Following are some of the facts we found. Hopefully this willarm pregnant officers with the information they need to know whenfaced with the question of whether or not to shoot and/or qualify.Lead and Noise

It appears that the two major concerns are lead exposure and noiseexposure. In conducting our research, while we found very littlefactual information available on shooting during pregnancy, wewere able to find a good amount of data on exposure to lead andnoise during pregnancy.


There is an extensive body of research that indicates thatlead exposure is toxic to adults as well as a developing embryoor fetus. And we also know that lead is transferred from the motherto the fetus. Lead exposure has been associated with: decreasedbirth weight and head circumference, (even at very low exposurelevels), miscarriage, premature delivery and pre-eclampsia (asevere complication of
pregnancy) as well as causing behavioral effects in infants andchildren. One study stated that premature delivery and a decreasedgrowth stature "have all been associated with prenatal leadexposure at "acceptable" levels."

Armed with that information, it is easy to minimize lead exposurewhen using firearms, and knowledgeable firearms instructors havetaken steps to protect themselves from lead exposure with excellentresults. According to Lyn Bates, these are some of the ways thatshooters can get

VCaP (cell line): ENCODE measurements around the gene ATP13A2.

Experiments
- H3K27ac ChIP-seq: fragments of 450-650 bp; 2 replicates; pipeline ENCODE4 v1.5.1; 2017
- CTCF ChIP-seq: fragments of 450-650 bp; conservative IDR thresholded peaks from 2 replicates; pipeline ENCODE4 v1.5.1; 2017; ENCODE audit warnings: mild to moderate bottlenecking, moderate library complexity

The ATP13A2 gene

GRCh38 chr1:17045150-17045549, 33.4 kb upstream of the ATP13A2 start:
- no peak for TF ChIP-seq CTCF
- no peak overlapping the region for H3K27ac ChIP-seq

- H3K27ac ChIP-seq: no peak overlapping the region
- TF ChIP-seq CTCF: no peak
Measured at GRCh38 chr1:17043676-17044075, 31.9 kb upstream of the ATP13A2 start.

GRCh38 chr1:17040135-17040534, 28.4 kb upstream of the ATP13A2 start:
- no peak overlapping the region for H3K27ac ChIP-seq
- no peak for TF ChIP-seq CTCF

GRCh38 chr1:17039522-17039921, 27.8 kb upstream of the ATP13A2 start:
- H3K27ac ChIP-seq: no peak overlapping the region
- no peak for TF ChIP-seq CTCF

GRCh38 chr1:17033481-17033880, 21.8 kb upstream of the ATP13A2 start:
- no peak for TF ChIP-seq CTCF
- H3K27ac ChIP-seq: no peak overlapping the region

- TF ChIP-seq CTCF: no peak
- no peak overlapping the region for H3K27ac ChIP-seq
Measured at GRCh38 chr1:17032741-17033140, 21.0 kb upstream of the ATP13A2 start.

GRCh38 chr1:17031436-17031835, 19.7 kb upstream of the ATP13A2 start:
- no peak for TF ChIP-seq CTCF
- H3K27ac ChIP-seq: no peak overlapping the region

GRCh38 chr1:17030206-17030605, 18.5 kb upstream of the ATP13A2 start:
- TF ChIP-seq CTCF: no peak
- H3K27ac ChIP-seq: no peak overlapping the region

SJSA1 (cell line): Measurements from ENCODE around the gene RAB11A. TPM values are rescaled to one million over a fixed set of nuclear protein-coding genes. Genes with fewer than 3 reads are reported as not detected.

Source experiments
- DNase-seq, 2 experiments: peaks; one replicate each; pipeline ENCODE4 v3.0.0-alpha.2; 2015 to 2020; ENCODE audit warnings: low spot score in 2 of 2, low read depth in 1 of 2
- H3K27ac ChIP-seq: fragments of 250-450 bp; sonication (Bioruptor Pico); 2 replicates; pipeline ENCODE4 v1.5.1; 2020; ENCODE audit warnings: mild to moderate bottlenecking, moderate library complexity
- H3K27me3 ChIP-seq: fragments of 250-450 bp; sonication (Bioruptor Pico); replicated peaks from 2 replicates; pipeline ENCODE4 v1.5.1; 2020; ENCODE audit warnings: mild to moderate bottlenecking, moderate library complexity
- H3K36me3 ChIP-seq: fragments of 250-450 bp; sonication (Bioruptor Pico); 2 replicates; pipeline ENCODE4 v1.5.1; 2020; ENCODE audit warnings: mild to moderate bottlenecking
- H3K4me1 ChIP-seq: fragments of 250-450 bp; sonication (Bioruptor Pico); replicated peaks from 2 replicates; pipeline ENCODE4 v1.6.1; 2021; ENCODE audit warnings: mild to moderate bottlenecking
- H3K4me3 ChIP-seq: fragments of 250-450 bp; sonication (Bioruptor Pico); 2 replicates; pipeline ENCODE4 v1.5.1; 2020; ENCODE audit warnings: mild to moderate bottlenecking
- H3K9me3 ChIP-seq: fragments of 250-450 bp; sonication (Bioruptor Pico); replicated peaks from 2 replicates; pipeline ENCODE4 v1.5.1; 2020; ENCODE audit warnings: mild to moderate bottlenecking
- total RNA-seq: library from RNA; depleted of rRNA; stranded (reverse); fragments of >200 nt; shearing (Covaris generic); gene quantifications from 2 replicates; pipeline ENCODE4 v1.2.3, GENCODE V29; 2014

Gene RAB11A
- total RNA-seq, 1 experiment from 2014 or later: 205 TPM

high lead levels:
a.. Shooting on an indoor range, especially one that is inadequatelyventilated
b.. Shooting lead ammunition (and primers)
c.. Handling/loading lead bullets (including putting rounds withexposed lead tips into magazines)
d.. Cleaning up a range (especially picking up or sweeping materialfrom the floor or bullet trap area)
e.. Eating or drinking on a range
f.. Failing to thoroughly wash hands and mouth after shooting(or washing with hot water instead of cool)
g.. Failing to change clothes after returning home after shooting(especially on an indoor range)
h.. Failing to wear gloves when cleaning guns

Ms. Bates believes that lead exposure can be controlled, and sheis in

good company. Dr. Heiskell agrees. Lawrence E. Heiskell, M.D.,FACEP, FAAFP has ten years experience as a SWAT team physician,and is currently a Reserve Police Officer, as well as a firearmsinstructor and Medical Director or Heckler and Koch's TacticalEmergency Medicine Program.

Toxicity from other chemicals and heavy metals besides lead, shootingand cleaning a firearm exposes you to other chemicals, includingcleaning solvents, and other heavy metals, including barium, antimony,copper and arsenic. It is not clear, whether these chemicals aresafe or dangerous for the fetus, during or after a shooting session.Pregnant or not, it's just safer to conduct all firearm cleaningactivities outdoors or in very well ventilated areas.